She’s apparently willing to pull a gun on anyone threatening to uncover her hiding place.
I dart, insomuch as a man of my size can dart, through the house to catch her. I’m going to have this out with her. She can’t keep a gun in a house where there are small children. She just can’t.

I’m repeating this to myself as I pass through the house, planning to begin my protestations with it. But as I come through the front door, it’s as if I’m entering another world. Instead of the gray drizzle at the back, a dazzling, primrose-tinted sun fills the front garden, which gleams and sparks as if hewn from jewels. My daughter is leaping over a rope that her mother is -turning. My wife who, just a moment ago, was a dark, forbidding figure with a gun, a long gray coat, and a hat like Death’s hood, she has shucked off the sou’wester and transmogrified back to her usual incarnation. The baby is crawling on the grass, knees wet with rain, the bloom of an iris clutched in his fist, chattering to himself in a satisfied, guttural growl.

It’s as if I’ve stepped into another time frame entirely, as if I’m in one of those folktales where you think you’ve been asleep for an hour or so, but you wake to find you’ve been away a lifetime, that all your loved ones and everything you’ve ever known are dead and gone. Did I -really just walk in from the other side of the house, or did I fall asleep for a hundred years?

I shake off this notion. The gun business needs to be dealt with right now. “Since when,” I demand, “do we own a firearm?”

My wife raises her head and meets my eye with a challenging, flinty look, the skipping rope coming to a stop in her hand. “We don’t,” she says. “It’s mine.”

A typical parry from her. She appears to answer the question without answering it at all. She picks on the element that isn’t the subject of the question. The essence of sidestepping.

I rally. I’ve had more than enough practice. “Since when do you own a firearm?”

She shrugs a shoulder, bare, I notice, and tanned to a soft gold, bisected by a thin white strap. I feel a momentary automatic mobilization deep inside my underwear—strange how this doesn’t change with age for men, that we’re all of us but a membrane away from our inner teenage selves—but I pull my attention back to the discussion. She’s not going to get away with this.

“Since now,” she says.

“What’s a fire arm?” my daughter asks, splitting the word in two, her small, heart-shaped face tilted up to look at her mother.

“It’s an Americanism,” my wife says. “It means ‘gun.’ ”

“Oh, the gun,” says my sweet Marithe, six years old, equal parts pixie, angel, and sylph. She turns to me. “Father Christmas brought Donal a new one, so he said Maman could have his old one.”

This utterance renders me, for a moment, speechless. Donal is an -ill--scented homunculus who farms the land farther down the valley. He—and his wife, I’d imagine—have what you might call a problem with anger management. Somewhat trigger-happy, Donal. He shoots everything on sight: squirrels, rabbits, foxes, -hill walkers (just kidding).

“What is going on?” I say. “You’re keeping a firearm in the house and—”

“ ‘Gun,’ Daddy. Say ‘gun.’ ”

“—a gun, without telling me? Without discussing it with me? Don’t you see how dangerous that is? What if one of the children—”

My wife turns, her hem swishing through the wet grass. “Isn’t it nearly time to leave for your train?”




--Ce texte fait référence à l'édition kindle_edition.

Biographie de l'auteur

Maggie O'Farrell is the author of seven novels, AFTER YOU'D GONE, MY LOVER'S LOVER, THE DISTANCE BETWEEN US, which won a Somerset Maugham Award, THE VANISHING ACT OF ESME LENNOX, THE HAND THAT FIRST HELD MINE, which won the 2010 Costa Novel Award, INSTRUCTIONS FOR A HEATWAVE, which was shortlisted for the 2013 Costa Novel Award, and THIS MUST BE THE PLACE. She lives in Edinburgh. --Ce texte fait référence à l'édition kindle_edition.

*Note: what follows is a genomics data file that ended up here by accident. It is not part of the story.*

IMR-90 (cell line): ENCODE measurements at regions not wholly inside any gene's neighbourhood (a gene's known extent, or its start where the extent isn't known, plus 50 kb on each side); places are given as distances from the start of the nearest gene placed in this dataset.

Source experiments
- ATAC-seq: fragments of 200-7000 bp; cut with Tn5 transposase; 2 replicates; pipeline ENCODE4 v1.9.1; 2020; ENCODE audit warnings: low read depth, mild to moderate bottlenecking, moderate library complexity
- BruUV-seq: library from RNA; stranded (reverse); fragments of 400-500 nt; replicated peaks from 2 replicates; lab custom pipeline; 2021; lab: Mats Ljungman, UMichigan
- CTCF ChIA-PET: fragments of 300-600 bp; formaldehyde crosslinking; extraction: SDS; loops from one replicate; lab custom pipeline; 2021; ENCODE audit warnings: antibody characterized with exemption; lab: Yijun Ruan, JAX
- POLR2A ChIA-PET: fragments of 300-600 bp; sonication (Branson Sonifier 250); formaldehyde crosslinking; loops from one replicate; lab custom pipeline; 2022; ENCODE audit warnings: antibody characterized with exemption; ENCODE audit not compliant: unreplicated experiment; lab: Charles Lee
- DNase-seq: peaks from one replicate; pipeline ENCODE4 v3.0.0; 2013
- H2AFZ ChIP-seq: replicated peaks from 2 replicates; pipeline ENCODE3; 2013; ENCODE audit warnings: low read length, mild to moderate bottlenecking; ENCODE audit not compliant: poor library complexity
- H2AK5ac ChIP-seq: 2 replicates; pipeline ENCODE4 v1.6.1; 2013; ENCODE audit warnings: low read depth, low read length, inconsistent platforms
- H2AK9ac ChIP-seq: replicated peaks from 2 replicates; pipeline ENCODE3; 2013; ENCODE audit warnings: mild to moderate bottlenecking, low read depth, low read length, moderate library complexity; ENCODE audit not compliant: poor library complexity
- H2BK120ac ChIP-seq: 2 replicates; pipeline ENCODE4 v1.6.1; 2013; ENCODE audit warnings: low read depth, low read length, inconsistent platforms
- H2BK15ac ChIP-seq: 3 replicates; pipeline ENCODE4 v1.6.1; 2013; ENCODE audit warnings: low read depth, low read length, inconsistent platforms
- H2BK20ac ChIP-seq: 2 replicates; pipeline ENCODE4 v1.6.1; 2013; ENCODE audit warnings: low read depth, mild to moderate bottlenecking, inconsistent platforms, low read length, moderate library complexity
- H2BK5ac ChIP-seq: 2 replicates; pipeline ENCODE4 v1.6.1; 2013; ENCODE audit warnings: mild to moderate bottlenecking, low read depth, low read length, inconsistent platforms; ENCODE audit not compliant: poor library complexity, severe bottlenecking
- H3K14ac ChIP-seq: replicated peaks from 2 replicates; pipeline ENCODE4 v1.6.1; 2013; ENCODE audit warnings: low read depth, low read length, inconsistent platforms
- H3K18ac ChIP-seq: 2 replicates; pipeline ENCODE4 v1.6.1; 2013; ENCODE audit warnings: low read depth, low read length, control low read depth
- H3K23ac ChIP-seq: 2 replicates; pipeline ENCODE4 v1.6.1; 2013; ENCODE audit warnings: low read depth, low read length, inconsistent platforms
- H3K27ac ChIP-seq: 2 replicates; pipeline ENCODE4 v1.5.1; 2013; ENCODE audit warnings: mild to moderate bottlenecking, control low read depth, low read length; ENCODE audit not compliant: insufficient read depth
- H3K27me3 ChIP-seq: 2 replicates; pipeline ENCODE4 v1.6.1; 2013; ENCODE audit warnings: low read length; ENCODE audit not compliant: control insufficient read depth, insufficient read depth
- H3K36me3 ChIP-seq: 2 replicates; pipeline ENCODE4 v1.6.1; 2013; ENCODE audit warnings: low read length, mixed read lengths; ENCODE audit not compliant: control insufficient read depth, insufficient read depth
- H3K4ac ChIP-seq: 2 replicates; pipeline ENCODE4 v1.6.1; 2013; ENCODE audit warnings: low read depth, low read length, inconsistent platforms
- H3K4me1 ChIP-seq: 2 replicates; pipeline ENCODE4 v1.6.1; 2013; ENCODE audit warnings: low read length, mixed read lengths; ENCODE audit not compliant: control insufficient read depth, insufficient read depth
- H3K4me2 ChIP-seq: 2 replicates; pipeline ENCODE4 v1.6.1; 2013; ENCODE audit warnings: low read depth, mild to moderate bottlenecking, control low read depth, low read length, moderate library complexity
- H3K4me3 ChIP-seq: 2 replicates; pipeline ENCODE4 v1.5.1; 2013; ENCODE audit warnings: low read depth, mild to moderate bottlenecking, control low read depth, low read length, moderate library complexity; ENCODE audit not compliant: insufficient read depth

Détails sur le produit

  • ASIN ‏ : ‎ B011IYIEW2
  • Éditeur ‏ : ‎ Tinder Press (17 mai 2016)
  • Langue ‏ : ‎ Anglais
  • Taille du fichier ‏ : ‎ 2648 KB
  • Synthèse vocale ‏ : ‎ Activée
  • Lecteur d’écran  ‏ : ‎ Pris en charge
  • Confort de lecture ‏ : ‎ Activé
  • X-Ray ‏ : ‎ Activé
  • Word Wise ‏ : ‎ Activé
  • Nombre de pages de l'édition imprimée  ‏ : ‎ 402 pages
  • Commentaires client :
    4,3 sur 5 étoiles 2 688 évaluations

À propos de l'auteur

Suivez les auteurs pour obtenir de nouvelles mises à jour et des recommandations améliorées.
Brief content visible, double tap to read full content.
Full content visible, double tap to read brief content.

Découvrir d'autres livres de l'auteur, voir des auteurs similaires, lire des blogs d'auteurs et plus encore

Commentaires client

4,3 sur 5 étoiles
4,3 sur 5
2 689 évaluations

Meilleures évaluations de France

Traduire tous les commentaires en français
Commenté en France le 15 mars 2017
Commenté en France le 4 août 2016
Une personne a trouvé cela utile
Signaler un abus
Commenté en France le 10 septembre 2018
Commenté en France le 1 juin 2017
Commenté en France le 30 septembre 2016
Commenté en France le 5 août 2017
Commenté en France le 13 mai 2017
2 personnes ont trouvé cela utile
Signaler un abus

Meilleurs commentaires provenant d’autres pays

Graham Eason
3,0 sur 5 étoiles Close but no cigar
Commenté au Royaume-Uni le 26 novembre 2017
28 personnes ont trouvé cela utile
Signaler un abus
hextol
3,0 sur 5 étoiles trying a bit too hard to be meaningful and failing
Commenté au Royaume-Uni le 7 juin 2018
11 personnes ont trouvé cela utile
Signaler un abus
Kindle Customer
3,0 sur 5 étoiles Disjointed
Commenté au Royaume-Uni le 29 août 2021
2 personnes ont trouvé cela utile
Signaler un abus
M. Mahauthaman
5,0 sur 5 étoiles An excellent read
Commenté au Royaume-Uni le 21 novembre 2017
11 personnes ont trouvé cela utile
Signaler un abus
Sarah-Lou
4,0 sur 5 étoiles Maggie O'Farrell writes beautifully. You cannot help be be swept along by ...
Commenté au Royaume-Uni le 7 mars 2018
8 personnes ont trouvé cela utile
Signaler un abus
Signaler un problème

Cet article contient-il des contenus inappropriés ?
Pensez-vous que cet article enfreint un droit d'auteur ?
Est-ce que cet article présente des problèmes de qualité ou de mise en forme ?